What type of programs do you offer? Most students studying environmental and natural resources policy and administration choose the public policy option in the Ph.D. program. The program allows you to build your own course requirements (with the assistance of an instructor) to suit your own professional needs. In addition these classes can be taken from across the campus. I insist my students take classes in the sciences (where appropriate) history, economics and other fields. I firmly believe that you can not do good environmental policy if you restrict yourself to what is taught in political science departments.
Do I have to have a political science major? No. In fact many of my best students have never had a political science class prior to coming to work on their graduate degree at NAU.
Is there money available? Some. Each year we have several departmental assistantships available (some years more than others).There are extremely competitive. If you do not get funding when you enter there are often funding opportunities that arise after you get here and people get to know you. Some of my best students, now teaching in fine universities, did not get any funding when they arrived.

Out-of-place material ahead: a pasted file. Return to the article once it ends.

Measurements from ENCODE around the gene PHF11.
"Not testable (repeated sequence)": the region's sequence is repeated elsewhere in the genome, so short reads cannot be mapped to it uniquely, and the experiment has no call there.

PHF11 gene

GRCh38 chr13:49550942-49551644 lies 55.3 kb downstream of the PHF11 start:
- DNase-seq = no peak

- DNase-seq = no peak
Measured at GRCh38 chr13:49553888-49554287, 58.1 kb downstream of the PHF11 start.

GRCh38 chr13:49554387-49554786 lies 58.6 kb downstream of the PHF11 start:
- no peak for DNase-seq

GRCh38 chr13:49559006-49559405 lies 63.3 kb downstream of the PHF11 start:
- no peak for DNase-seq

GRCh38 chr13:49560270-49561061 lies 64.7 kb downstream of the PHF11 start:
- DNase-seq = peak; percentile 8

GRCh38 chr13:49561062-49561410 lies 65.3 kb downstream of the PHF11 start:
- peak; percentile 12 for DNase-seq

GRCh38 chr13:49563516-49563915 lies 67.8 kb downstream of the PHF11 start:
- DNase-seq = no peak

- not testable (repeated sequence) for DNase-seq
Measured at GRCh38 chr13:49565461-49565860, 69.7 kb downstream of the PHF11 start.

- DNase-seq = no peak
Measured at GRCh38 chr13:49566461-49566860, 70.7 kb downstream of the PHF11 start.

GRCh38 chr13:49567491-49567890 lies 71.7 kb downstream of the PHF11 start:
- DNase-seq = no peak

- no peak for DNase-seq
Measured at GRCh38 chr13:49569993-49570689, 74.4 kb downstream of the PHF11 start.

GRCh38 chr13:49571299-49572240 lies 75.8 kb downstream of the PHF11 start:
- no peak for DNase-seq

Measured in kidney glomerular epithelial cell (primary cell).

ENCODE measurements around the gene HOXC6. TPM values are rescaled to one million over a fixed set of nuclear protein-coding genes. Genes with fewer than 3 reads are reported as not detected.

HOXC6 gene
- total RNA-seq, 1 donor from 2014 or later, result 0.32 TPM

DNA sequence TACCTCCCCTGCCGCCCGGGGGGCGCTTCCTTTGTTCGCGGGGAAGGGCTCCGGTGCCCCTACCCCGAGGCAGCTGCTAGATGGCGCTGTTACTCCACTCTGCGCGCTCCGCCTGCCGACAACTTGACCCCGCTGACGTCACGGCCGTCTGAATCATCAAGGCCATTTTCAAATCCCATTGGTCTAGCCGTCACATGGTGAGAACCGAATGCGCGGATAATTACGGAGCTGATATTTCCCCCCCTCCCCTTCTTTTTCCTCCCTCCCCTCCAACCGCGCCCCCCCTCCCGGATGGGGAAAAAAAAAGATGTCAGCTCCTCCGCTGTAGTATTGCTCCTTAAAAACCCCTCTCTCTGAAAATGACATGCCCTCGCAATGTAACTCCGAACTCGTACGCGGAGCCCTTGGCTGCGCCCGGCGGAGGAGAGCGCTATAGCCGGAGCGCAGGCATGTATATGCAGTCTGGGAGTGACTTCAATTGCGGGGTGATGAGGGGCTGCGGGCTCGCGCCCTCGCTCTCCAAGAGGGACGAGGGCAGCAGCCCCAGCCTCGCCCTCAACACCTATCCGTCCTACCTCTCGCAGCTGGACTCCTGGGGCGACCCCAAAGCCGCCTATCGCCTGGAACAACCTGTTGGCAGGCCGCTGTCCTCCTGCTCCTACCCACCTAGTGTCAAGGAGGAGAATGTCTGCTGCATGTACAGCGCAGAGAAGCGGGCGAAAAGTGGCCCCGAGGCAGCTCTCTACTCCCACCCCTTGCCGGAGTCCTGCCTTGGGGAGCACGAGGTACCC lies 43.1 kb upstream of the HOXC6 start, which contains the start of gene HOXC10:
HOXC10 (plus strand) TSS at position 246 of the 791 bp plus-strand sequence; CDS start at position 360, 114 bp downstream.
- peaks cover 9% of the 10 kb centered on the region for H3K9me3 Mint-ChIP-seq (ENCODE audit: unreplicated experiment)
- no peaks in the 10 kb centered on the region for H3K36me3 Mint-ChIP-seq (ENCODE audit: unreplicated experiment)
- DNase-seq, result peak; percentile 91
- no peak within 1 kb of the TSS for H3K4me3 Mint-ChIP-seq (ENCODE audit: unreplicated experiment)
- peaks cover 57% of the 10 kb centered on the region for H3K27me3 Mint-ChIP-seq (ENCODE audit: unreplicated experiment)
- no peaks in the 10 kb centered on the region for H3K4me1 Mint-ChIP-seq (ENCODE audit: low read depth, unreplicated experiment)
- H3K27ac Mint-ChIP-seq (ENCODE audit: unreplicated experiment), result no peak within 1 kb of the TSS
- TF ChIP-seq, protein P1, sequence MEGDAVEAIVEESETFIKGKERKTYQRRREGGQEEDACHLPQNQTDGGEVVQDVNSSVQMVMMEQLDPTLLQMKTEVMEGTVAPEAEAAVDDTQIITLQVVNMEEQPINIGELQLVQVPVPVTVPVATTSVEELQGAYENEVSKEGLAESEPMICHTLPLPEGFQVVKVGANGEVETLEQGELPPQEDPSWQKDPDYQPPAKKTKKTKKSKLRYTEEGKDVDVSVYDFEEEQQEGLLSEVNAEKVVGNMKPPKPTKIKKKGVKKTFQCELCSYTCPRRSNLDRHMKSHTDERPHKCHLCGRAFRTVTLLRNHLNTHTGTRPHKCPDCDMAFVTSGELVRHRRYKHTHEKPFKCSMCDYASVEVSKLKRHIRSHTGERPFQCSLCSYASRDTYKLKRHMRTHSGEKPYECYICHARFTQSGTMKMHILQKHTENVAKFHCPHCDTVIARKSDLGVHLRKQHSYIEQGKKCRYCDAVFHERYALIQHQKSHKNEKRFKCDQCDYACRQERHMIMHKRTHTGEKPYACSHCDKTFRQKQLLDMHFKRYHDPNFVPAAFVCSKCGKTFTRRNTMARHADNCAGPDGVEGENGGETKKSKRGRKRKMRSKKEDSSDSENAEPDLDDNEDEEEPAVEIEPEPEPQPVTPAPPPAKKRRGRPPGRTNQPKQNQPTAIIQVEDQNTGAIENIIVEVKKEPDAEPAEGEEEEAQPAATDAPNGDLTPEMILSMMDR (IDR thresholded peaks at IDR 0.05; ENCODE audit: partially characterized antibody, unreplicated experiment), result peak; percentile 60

Why should I go to NAU? Maybe you shouldn't. Go to a graduate school where you will get the attention you need to become a highly trained professional. Go to a school where you have ample opportunity to learn from professors who will take the time to work with you. Call schools and talk to professors if you don't like the vibes you get take a pass. It won't get better when you get there. The interpersonal side of learning at this level is very important. You should be comfortable with the place and the people you will be working with.